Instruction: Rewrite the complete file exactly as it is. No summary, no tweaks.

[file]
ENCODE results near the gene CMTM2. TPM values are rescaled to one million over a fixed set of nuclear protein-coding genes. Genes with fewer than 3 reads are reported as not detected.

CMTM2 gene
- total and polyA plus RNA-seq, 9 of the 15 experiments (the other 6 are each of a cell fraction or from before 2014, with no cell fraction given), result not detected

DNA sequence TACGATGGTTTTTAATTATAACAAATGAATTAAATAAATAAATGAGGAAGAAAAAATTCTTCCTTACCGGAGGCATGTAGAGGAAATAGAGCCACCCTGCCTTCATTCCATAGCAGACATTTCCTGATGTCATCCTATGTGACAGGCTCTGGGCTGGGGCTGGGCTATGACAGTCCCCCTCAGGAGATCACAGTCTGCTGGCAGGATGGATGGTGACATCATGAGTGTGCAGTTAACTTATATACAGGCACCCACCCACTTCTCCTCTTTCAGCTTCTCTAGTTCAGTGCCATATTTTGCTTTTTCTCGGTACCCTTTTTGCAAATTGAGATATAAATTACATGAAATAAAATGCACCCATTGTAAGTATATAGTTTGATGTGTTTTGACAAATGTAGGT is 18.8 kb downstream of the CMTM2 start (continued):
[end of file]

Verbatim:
ENCODE results near the gene CMTM2. TPM values are rescaled to one million over a fixed set of nuclear protein-coding genes. Genes with fewer than 3 reads are reported as not detected.

CMTM2 gene
- total and polyA plus RNA-seq, 9 of the 15 experiments (the other 6 are each of a cell fraction or from before 2014, with no cell fraction given), result not detected

DNA sequence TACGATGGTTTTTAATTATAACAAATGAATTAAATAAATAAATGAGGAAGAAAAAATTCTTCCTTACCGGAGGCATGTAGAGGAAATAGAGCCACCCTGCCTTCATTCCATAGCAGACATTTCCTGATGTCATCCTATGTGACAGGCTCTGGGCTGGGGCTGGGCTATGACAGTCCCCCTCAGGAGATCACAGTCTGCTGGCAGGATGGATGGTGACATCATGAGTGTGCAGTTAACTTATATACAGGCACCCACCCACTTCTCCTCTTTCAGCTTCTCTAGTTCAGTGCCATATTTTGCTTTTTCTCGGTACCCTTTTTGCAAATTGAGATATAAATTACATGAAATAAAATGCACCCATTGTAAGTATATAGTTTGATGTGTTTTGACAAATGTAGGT is 18.8 kb downstream of the CMTM2 start (continued):